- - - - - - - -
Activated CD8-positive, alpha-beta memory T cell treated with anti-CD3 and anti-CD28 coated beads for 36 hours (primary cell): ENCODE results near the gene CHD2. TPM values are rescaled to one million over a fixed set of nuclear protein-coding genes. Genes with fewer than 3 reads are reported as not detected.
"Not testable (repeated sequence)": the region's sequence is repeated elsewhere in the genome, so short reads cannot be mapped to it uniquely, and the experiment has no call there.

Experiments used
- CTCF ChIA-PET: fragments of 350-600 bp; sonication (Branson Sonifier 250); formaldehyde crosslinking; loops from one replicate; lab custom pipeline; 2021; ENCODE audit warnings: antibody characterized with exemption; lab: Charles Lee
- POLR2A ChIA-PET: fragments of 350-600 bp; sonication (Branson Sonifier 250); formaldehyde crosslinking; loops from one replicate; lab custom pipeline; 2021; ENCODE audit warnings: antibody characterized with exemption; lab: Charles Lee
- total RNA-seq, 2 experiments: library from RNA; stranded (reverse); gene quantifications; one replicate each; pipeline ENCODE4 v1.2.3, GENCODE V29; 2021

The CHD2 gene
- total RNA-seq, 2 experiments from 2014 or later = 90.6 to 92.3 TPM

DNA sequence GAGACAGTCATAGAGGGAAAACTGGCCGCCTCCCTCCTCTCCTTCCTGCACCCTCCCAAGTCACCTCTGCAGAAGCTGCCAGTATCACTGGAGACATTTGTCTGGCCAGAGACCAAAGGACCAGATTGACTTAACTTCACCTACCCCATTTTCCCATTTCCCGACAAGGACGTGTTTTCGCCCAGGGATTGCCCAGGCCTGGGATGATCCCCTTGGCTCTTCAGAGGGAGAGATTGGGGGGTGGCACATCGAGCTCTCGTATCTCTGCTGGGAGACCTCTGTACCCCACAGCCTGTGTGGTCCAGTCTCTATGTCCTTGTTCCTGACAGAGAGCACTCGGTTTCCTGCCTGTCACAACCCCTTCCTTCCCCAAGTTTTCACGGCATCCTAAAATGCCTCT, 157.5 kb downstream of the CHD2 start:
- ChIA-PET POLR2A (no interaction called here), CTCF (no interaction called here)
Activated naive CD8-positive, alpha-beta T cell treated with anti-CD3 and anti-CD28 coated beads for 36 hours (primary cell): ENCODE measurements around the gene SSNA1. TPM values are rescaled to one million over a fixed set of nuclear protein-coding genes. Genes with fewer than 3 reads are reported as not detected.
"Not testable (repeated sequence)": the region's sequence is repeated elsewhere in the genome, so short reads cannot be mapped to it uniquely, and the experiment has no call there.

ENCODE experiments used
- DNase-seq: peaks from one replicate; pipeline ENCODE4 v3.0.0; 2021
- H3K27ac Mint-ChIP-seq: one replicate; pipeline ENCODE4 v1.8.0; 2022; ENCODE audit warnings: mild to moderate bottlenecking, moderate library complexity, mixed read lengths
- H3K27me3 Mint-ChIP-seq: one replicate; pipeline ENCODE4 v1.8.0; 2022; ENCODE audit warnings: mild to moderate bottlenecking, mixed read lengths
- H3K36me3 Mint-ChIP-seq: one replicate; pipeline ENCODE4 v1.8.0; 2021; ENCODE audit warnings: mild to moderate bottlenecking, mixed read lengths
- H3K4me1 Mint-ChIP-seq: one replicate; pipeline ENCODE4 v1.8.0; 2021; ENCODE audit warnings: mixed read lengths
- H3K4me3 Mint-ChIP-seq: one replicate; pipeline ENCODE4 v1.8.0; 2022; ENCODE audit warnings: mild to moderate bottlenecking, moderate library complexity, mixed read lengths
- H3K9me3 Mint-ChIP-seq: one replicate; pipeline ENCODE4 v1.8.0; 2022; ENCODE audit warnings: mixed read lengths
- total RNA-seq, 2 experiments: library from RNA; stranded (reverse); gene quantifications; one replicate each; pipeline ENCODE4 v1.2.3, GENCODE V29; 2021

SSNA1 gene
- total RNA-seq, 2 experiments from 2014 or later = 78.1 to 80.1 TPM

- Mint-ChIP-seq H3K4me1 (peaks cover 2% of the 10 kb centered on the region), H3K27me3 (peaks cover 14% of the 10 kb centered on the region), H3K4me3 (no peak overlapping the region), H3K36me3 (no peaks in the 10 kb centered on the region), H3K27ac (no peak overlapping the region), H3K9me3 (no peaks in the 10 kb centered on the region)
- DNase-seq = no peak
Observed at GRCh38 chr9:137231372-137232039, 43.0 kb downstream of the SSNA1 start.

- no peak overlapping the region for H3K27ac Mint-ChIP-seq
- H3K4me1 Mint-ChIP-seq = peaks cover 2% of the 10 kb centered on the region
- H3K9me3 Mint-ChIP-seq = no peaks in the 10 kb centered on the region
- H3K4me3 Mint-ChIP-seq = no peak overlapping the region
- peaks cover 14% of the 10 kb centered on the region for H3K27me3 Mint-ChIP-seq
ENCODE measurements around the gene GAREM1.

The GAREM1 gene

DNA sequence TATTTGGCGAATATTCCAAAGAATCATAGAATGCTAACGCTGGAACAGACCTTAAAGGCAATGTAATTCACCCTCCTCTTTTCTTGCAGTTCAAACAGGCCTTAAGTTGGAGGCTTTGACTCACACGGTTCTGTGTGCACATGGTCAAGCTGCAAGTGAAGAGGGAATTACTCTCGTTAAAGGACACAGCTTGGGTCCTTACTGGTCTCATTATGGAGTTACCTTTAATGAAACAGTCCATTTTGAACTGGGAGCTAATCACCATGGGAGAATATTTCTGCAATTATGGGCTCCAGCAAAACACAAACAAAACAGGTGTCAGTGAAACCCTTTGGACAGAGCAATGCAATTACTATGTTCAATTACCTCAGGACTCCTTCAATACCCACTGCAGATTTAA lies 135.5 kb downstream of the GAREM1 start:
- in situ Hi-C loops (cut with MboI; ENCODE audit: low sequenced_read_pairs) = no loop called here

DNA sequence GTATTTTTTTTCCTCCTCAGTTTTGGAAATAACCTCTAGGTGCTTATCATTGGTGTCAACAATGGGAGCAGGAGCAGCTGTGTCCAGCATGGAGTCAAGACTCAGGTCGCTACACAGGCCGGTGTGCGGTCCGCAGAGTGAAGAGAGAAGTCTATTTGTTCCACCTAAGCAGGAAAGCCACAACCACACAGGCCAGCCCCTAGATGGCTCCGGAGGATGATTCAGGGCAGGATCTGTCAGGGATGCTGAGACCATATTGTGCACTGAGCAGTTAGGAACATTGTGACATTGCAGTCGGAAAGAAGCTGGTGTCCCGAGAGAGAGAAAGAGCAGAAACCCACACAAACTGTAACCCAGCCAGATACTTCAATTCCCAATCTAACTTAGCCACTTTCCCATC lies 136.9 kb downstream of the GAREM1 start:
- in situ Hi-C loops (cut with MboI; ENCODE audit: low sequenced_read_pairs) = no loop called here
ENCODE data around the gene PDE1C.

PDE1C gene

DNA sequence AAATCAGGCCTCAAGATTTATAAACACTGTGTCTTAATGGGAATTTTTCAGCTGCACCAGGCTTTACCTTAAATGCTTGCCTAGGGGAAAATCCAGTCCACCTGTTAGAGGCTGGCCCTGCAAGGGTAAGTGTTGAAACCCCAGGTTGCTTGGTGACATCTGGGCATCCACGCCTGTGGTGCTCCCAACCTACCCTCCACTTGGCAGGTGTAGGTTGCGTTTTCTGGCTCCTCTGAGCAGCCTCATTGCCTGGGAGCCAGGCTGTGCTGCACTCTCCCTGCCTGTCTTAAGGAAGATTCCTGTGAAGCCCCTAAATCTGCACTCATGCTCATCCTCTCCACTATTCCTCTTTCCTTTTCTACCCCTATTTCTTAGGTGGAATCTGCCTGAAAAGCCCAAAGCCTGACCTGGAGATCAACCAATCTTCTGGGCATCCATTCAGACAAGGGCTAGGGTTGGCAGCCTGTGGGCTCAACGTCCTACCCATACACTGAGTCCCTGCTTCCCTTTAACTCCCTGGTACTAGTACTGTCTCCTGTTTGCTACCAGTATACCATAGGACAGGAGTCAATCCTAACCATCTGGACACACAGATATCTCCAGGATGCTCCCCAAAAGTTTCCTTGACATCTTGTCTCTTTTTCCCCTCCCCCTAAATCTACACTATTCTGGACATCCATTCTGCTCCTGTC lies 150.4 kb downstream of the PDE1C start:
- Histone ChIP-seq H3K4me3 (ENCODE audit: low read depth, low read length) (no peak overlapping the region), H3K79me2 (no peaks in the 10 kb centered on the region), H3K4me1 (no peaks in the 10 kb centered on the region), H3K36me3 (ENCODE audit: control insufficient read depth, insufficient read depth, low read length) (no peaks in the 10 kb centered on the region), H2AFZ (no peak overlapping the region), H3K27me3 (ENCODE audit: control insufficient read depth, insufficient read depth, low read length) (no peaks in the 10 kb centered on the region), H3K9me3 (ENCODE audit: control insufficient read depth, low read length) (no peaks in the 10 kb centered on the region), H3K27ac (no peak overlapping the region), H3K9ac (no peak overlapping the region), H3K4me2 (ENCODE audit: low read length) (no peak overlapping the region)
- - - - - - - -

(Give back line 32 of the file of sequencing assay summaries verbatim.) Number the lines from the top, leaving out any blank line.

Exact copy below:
ENCODE measurements around the gene GAREM1.